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‘If you’re waiting for someone to save you, you’re gonna burn’: Students at Miami Dade College describe a generational divide in South Florida
For the past few weeks, I’ve traveled to cities across the country and talked with young Americans as part of a project to amplify Gen Z voice with the Walton Family Foundation and Murmuration.
A note to readers
For the past few weeks, I’ve traveled to cities across the country and talked with young Americans as part of a project to amplify Gen Z voice with the Walton Family Foundation and Murmuration, an education advocacy nonprofit. Last week, I visited Miami, Florida and Atlanta, Georgia -- just one day after the Senate runoff there. More to come on Atlanta in just a bit …
The conversations are part of a broader initiative to gauge how young Americans are feeling in the aftermath of the 2022 midterms. Did they vote? If so, why? If not, why not? Do they view voting as an effective vehicle for change? What issues matter to them most?
The project will build on existing research from the Walton Family Foundation and Murmuration that has so far explored Gen Z's perspective on civic engagement, work life, family life, education, life preparedness, and more.
The two groups teamed up to start exploring themes and trends pertaining to Gen Z last spring, and now, as a fellow with the Walton Family Foundation’s education team, I have the privilege of joining, observing, and reporting on some of the takeaways.
I hope you enjoy reading about our findings. Please don’t hesitate to reach out with any questions, and we look forward to sharing the final product down the line.
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Students at Miami Dade College describe a generational divide in South Florida
For years, Miami-Dade County was considered a Democratic stronghold in a purple Florida. At least until this November, when Governor Ron DeSantis became the first Republican gubernatorial candidate to win the county in 20 years – indicating to some that the Sunshine State is officially red.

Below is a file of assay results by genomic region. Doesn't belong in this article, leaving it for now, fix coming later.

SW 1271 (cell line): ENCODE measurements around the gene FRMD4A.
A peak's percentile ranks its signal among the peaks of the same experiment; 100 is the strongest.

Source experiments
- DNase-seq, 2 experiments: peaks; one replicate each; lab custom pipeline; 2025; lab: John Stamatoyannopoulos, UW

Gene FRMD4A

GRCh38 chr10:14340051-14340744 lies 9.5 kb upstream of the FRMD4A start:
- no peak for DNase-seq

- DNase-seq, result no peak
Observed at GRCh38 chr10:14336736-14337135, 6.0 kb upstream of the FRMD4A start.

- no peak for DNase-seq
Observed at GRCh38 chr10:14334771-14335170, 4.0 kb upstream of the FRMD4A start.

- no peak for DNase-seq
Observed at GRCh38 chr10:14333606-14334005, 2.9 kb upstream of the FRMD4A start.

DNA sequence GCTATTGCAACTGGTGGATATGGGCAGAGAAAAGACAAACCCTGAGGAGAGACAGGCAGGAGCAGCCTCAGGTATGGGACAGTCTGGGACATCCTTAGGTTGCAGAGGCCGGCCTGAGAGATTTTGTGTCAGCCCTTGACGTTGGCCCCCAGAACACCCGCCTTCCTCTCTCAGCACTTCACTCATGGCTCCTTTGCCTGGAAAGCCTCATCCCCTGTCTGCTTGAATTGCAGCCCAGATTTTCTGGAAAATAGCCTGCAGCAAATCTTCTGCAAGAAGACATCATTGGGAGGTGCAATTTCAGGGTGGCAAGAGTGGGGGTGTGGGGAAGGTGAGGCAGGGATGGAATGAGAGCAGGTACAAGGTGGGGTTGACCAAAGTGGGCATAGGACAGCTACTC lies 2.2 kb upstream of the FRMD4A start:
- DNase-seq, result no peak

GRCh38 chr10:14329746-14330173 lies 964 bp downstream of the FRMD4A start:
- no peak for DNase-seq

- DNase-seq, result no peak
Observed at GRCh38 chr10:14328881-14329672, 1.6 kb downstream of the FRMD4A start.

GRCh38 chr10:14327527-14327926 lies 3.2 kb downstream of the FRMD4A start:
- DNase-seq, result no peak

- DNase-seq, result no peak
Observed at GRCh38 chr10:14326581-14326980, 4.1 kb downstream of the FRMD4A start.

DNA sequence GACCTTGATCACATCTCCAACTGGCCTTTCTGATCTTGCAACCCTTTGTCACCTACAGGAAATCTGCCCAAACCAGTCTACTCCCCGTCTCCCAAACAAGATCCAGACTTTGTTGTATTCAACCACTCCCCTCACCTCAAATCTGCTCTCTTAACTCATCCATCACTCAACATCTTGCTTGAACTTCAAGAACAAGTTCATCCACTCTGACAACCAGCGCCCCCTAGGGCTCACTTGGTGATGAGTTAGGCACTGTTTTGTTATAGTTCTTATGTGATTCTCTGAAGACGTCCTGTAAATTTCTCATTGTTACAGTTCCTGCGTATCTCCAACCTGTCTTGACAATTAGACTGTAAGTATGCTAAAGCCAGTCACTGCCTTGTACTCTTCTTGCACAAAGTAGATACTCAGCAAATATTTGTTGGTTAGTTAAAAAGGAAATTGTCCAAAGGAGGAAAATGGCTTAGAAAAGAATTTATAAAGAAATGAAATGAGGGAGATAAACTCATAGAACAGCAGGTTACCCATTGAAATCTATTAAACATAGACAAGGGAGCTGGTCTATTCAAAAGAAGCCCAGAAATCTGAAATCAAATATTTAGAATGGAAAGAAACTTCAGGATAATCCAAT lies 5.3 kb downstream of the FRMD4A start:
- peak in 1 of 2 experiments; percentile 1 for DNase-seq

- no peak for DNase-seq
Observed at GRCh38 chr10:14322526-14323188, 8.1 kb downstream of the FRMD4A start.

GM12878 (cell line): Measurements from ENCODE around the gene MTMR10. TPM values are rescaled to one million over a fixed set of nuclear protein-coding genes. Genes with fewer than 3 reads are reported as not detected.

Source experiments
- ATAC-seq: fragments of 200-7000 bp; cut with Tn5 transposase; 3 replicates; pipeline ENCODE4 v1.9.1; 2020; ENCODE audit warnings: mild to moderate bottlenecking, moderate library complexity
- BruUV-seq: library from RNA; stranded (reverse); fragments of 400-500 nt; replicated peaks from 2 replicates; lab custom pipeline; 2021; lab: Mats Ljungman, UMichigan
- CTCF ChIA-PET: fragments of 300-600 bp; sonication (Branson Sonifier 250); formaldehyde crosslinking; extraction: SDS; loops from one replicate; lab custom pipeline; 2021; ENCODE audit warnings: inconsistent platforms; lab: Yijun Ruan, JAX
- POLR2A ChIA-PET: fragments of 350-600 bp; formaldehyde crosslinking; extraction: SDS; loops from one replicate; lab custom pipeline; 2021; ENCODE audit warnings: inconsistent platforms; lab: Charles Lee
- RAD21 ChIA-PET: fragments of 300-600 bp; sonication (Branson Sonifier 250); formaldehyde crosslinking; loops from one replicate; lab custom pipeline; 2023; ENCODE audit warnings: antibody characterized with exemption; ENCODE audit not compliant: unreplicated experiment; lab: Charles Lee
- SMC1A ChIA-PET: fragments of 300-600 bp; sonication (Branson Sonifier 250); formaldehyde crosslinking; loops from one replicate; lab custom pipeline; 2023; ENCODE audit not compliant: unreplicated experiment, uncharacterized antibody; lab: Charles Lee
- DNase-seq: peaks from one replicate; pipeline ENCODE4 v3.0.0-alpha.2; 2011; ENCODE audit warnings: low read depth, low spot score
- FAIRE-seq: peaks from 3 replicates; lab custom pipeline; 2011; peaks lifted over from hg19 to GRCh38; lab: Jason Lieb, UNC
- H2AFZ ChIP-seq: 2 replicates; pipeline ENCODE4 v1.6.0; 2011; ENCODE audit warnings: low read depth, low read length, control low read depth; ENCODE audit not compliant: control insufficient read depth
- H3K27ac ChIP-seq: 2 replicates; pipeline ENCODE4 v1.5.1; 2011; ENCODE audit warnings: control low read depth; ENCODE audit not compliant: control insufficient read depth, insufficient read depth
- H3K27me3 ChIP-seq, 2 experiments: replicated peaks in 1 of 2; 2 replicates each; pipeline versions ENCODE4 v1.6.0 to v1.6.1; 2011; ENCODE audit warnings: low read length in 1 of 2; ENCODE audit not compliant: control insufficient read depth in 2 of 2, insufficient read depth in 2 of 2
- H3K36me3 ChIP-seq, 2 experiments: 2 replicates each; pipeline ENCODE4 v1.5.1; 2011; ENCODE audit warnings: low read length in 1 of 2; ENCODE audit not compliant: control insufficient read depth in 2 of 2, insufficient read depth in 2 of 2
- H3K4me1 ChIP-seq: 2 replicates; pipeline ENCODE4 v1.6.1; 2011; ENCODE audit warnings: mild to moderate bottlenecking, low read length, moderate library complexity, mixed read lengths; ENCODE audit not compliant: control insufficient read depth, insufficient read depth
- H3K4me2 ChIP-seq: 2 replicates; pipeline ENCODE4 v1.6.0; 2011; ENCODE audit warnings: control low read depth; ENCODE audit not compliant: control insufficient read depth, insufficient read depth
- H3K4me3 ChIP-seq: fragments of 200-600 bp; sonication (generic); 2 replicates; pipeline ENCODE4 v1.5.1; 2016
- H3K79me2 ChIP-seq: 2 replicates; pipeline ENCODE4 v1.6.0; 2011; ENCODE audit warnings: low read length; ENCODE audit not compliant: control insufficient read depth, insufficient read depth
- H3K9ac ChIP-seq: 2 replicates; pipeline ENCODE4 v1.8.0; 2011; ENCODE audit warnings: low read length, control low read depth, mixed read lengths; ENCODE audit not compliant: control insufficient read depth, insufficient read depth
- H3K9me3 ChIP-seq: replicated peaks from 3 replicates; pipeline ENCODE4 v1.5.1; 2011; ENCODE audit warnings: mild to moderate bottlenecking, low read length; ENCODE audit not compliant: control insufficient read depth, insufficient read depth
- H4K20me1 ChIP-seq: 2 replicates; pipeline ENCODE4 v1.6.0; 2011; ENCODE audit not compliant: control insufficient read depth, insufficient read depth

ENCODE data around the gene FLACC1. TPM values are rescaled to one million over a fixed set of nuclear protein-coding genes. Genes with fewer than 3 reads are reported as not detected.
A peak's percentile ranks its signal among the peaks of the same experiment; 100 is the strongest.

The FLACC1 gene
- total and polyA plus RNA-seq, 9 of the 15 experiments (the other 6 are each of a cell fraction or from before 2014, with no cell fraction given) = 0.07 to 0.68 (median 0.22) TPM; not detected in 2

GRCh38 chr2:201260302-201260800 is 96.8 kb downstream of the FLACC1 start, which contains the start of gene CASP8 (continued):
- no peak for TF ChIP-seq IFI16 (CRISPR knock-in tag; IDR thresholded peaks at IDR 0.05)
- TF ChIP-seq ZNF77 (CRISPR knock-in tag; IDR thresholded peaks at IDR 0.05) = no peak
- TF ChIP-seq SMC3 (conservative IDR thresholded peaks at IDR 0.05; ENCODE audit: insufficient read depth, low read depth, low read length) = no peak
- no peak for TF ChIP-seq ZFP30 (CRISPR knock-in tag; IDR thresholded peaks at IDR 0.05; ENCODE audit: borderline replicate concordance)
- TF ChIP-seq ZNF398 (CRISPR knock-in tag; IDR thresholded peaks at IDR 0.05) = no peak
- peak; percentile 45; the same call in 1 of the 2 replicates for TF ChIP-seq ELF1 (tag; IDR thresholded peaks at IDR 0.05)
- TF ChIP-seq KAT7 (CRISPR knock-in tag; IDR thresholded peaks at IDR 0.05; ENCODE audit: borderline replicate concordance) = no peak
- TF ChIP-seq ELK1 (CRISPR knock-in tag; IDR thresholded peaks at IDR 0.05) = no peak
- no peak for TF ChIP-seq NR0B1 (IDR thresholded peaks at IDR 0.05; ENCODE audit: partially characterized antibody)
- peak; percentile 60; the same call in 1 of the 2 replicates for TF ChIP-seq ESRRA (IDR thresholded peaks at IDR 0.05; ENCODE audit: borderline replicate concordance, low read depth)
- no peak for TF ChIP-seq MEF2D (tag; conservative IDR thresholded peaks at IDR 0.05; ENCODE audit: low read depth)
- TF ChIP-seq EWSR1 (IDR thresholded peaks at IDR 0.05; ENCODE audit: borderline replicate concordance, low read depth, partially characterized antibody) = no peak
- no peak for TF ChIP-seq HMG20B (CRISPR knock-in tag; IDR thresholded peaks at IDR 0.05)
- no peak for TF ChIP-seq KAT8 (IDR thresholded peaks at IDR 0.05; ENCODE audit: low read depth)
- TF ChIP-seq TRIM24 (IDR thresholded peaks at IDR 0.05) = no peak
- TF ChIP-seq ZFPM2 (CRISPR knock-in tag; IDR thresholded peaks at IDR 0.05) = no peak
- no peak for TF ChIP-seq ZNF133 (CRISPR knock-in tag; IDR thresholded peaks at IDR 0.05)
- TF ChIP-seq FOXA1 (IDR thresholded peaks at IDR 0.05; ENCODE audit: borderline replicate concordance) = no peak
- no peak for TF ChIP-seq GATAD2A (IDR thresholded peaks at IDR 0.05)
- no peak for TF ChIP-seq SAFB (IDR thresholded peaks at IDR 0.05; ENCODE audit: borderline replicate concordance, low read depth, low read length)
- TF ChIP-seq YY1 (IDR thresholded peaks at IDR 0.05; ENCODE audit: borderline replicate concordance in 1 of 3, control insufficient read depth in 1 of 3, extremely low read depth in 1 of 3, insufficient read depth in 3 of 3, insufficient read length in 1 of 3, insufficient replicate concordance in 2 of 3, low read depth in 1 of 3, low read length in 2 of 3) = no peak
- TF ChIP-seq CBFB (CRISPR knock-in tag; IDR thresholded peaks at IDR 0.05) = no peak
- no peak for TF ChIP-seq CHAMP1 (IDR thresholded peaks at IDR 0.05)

While that may be true – the group of eight youth vote organizers I spoke with at Miami Dade College last week would have you thinking otherwise.
This was a hyper-engaged group of young people – a couple are organizers with the group Engage Miami, a voter education and engagement organization that’s part of the Alliance for Youth Action network. Others are civic ambassadors at the Institute for Civic Engagement and Democracy at Miami Dade College, and a couple work with Civic Influencers, a group that looks to increase youth voter and civic participation.
Seven of the eight students self-identified as Hispanic or Latina, and one self-identified as African American. One of the seven self-identified as both Latina and white.
While these young organizers are very civically active and aren’t necessarily reflective of the average Miami-Dade voter, they spoke about what they view as a generational divide between many young Miamians and their older counter parts. Having spent the lead up to the midterms talking with and registering other young Miami residents, the organizers were able to succinctly point out key issues that are currently resonating in their community.
‘A lot of people care, but they don’t know how to get involved’